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Monthly Archives: August 2013


During four months of this year, the entire Boeing 787 Dreamliner fleet was grounded due to a series of lithium-ion batteries overheating.  This was but one of a number of problems confronting the revolutionary aircraft.  During the course of this blog, we will briefly review the causes of these problems and their remedies.

To its credit, the 787 was not the first aircraft to have a troubled development history.  For example, the Boeing B-29 Superfortress experienced a number of problems with engines overheating, as well as the pressurized cabin system.  The General Dynamics F-111 fighter-bomber also had a number of problems relating to its variable geometry wing technology.  In the case of the B-29, an entirely new infrastructure was required to support the development and subsequent production of the aircraft.  Whenever a new technology or concept is applied to a plane, there is always a risk factor associated with its development.

The Dreamliner’s problems may have stemmed from several sources.  The 787 has suffered from a number of electrical problems besides its batteries.  Engineers have noted defects in the electrical control panels.  These panels control power to all major components of the plane and have experienced several failures in recent months – the latest, a fire in the emergency locator system on a grounded aircraft in London.  Engineers familiar with the 787 program believe much of the problem stems from the global outsourcing of production.  Boeing outsourced much of the Dreamliner production in order to reduce both time and development costs of the plane.  In doing so, they were able to cut development costs by approximately a third.  However, by outsourcing, Boeing was not able to maintain as rigid a quality control, as with domestically built aircraft.  In several of the electrical panel failures, the flaw has been traced to poor quality foreign parts.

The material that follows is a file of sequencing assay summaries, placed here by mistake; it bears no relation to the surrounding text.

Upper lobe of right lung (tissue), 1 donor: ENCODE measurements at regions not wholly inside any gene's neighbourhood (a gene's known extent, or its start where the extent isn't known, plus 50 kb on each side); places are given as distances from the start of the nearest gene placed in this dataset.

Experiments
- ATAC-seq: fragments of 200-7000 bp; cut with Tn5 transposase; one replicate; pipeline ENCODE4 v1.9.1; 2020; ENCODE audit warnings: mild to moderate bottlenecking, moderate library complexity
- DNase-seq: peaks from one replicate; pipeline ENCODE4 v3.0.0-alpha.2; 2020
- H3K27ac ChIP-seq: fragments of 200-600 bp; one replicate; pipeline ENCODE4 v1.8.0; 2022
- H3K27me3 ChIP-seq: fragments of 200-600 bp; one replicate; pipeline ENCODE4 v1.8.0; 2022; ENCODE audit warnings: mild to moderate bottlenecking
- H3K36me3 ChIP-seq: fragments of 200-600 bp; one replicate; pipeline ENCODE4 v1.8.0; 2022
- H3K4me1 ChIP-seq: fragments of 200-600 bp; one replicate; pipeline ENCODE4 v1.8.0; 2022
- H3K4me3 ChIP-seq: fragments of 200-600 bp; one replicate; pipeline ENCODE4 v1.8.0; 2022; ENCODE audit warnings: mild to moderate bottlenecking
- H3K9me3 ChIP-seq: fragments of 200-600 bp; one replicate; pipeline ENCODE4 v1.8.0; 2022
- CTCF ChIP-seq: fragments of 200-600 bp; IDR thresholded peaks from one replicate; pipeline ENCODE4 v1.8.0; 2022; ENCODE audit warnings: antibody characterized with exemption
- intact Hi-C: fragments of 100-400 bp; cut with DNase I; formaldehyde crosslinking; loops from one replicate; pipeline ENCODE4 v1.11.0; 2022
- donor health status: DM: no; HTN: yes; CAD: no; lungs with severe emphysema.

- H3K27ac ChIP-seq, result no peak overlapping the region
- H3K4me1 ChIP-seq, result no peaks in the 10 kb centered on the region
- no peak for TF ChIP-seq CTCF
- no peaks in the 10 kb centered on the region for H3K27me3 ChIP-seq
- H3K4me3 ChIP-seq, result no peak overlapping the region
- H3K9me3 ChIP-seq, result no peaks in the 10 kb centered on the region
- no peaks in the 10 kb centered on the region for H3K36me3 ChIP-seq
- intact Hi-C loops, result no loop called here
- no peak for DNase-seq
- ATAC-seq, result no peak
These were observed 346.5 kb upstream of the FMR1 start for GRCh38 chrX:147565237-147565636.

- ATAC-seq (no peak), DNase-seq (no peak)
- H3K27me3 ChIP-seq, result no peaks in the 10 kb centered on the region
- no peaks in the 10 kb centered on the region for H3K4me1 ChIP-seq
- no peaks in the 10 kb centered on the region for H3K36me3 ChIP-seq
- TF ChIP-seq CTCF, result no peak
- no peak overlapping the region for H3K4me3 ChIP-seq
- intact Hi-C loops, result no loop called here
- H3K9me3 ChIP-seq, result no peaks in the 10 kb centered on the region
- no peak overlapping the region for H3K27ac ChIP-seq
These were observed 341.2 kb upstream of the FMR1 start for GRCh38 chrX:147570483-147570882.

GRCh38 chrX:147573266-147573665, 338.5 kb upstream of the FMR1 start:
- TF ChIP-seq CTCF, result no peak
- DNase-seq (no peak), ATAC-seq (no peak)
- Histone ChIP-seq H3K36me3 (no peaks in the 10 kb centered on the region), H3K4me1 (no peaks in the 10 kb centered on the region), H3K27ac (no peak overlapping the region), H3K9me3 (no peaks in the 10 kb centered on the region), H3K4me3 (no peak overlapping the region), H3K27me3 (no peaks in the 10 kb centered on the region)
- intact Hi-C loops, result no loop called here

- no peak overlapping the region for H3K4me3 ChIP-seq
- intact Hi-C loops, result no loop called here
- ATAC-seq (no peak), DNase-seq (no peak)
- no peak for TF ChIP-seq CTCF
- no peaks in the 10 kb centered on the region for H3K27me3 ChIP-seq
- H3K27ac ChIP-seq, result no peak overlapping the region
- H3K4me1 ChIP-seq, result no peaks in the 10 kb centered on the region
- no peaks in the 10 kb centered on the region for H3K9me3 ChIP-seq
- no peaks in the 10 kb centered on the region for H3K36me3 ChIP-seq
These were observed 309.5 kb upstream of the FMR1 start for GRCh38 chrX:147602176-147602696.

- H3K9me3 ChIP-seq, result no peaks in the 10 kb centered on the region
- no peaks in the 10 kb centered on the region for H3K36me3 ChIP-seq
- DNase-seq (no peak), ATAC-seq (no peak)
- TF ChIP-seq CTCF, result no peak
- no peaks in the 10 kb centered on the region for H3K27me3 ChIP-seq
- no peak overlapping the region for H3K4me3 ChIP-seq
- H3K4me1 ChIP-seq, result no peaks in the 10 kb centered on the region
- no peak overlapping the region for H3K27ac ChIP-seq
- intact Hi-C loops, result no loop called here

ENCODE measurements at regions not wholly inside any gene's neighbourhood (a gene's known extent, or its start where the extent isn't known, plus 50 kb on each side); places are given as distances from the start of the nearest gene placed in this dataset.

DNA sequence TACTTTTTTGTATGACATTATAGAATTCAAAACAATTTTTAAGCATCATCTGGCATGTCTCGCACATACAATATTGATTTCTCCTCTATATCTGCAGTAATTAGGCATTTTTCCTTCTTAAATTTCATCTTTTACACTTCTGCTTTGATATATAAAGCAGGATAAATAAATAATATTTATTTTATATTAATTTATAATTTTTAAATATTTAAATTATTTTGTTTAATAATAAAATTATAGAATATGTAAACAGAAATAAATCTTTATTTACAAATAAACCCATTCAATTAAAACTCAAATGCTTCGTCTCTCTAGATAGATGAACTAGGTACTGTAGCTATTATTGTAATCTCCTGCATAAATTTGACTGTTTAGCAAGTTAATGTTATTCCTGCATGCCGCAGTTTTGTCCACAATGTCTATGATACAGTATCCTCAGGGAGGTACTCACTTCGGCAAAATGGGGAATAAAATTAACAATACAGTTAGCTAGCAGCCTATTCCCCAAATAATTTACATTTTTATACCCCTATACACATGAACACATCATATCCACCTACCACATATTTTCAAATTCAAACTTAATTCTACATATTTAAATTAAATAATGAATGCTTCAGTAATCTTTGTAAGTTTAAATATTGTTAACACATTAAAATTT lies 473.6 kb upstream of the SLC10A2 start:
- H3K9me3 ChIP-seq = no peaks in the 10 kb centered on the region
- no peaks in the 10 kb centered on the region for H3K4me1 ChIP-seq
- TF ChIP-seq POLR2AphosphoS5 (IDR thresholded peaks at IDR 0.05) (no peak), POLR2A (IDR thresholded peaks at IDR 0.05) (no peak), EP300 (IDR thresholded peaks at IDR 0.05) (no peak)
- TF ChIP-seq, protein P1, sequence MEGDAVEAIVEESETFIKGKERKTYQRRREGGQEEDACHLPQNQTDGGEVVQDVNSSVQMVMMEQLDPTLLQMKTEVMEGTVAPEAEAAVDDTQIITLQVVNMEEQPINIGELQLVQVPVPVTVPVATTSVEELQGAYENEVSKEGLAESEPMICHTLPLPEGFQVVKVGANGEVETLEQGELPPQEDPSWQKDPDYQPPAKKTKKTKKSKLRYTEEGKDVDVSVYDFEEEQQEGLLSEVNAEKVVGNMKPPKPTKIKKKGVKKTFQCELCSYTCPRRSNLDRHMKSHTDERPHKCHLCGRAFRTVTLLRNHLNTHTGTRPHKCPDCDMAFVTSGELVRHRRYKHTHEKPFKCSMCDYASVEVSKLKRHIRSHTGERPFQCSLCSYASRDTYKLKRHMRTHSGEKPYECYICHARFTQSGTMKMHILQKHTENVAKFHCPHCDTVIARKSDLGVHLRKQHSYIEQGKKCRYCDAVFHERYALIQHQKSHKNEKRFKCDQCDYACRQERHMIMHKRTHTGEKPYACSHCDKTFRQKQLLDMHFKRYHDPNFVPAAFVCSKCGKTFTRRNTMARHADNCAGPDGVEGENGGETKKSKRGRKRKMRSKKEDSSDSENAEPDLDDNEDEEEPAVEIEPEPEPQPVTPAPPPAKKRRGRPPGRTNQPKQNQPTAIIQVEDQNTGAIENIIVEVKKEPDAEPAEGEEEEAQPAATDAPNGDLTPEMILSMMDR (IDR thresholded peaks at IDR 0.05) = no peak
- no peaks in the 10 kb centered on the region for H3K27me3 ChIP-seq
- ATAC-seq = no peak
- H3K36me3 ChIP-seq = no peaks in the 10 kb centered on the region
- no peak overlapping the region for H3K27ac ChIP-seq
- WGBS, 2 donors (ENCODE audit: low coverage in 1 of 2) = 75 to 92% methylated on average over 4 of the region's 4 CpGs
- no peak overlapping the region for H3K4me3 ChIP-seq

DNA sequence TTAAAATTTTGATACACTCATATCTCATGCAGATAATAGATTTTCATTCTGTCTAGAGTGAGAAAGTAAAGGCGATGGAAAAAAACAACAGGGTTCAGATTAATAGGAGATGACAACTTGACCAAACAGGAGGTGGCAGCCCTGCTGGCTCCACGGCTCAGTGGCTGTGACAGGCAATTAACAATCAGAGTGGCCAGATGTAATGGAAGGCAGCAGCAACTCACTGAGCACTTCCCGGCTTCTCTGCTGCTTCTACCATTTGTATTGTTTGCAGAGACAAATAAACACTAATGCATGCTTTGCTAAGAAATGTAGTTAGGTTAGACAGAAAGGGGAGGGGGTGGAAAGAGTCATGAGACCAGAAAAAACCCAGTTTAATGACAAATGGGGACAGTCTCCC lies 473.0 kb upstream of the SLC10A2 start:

Technology also plays a role in the 787′s problems.  With the plane constructed of 65% carbon-fiber materials, changes to the plane’s operating systems were necessary to accommodate the lightweight materials.  This resulted in the use of electrical components to perform the same functions as mechanical and hydraulic systems in other aircraft.  With more stress on the electrical system, the higher probability of failure.  The 787 also uses new engines produced by Rolls-Royce and General Electric.  The GENX-1b is supposed deliver both increased performance, as well as being more lightweight and environmentally friendly than the GECF6-80 used on the Boeing 767.   However, fires on the GENX-1b have resulted in at least three groundings this summer.

For all of it’s problems, Boeing is fighting back.  All 787s are equipped with onboard monitors, which provide real time performance data on all major components of the aircraft.  Such monitors alert the aircraft crew and service personnel to a problem before it results in a grounding.  Boeing now conducts ten pre-flights before delivering a Dreamliner to a customer, in contrast to only two with other aircraft.  Boeing is also increasing inspections on existing Dreamliners, as well as those in production to address problems before the aircraft enter service.  Statistically, the 787 is close to the reliability of the popular 737 and 777 models at the same stage of development.  Boeing is still producing Dreamliners at a rate of seven per month and expects to increase the number to ten per month by the end of the year.  While the 787 has had its share of problems, it remains the first aircraft of its kind to enter service.